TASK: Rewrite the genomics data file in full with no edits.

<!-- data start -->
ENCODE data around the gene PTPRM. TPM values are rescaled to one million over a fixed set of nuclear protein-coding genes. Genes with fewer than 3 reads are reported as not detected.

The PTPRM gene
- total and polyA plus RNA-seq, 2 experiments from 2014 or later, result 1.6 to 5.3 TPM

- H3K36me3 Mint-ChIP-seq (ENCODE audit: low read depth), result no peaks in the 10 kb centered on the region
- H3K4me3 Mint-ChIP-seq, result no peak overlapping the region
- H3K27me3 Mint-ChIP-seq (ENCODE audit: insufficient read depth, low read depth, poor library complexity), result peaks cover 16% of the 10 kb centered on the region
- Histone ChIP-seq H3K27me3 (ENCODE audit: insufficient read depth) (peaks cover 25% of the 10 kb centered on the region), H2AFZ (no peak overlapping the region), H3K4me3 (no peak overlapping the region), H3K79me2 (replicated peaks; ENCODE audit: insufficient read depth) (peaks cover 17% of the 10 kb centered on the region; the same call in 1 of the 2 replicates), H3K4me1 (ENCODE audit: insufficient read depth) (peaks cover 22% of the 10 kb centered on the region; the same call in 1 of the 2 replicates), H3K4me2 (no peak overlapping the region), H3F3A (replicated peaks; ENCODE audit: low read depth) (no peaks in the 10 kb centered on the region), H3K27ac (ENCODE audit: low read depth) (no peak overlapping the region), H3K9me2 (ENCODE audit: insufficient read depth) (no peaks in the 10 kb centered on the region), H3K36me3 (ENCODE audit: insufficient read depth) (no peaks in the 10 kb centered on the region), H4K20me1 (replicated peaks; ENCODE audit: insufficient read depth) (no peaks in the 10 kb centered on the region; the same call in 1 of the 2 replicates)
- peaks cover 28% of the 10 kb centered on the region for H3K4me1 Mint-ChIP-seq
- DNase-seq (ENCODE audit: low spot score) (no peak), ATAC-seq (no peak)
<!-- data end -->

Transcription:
ENCODE data around the gene PTPRM. TPM values are rescaled to one million over a fixed set of nuclear protein-coding genes. Genes with fewer than 3 reads are reported as not detected.

The PTPRM gene
- total and polyA plus RNA-seq, 2 experiments from 2014 or later, result 1.6 to 5.3 TPM

- H3K36me3 Mint-ChIP-seq (ENCODE audit: low read depth), result no peaks in the 10 kb centered on the region
- H3K4me3 Mint-ChIP-seq, result no peak overlapping the region
- H3K27me3 Mint-ChIP-seq (ENCODE audit: insufficient read depth, low read depth, poor library complexity), result peaks cover 16% of the 10 kb centered on the region
- Histone ChIP-seq H3K27me3 (ENCODE audit: insufficient read depth) (peaks cover 25% of the 10 kb centered on the region), H2AFZ (no peak overlapping the region), H3K4me3 (no peak overlapping the region), H3K79me2 (replicated peaks; ENCODE audit: insufficient read depth) (peaks cover 17% of the 10 kb centered on the region; the same call in 1 of the 2 replicates), H3K4me1 (ENCODE audit: insufficient read depth) (peaks cover 22% of the 10 kb centered on the region; the same call in 1 of the 2 replicates), H3K4me2 (no peak overlapping the region), H3F3A (replicated peaks; ENCODE audit: low read depth) (no peaks in the 10 kb centered on the region), H3K27ac (ENCODE audit: low read depth) (no peak overlapping the region), H3K9me2 (ENCODE audit: insufficient read depth) (no peaks in the 10 kb centered on the region), H3K36me3 (ENCODE audit: insufficient read depth) (no peaks in the 10 kb centered on the region), H4K20me1 (replicated peaks; ENCODE audit: insufficient read depth) (no peaks in the 10 kb centered on the region; the same call in 1 of the 2 replicates)
- peaks cover 28% of the 10 kb centered on the region for H3K4me1 Mint-ChIP-seq
- DNase-seq (ENCODE audit: low spot score) (no peak), ATAC-seq (no peak)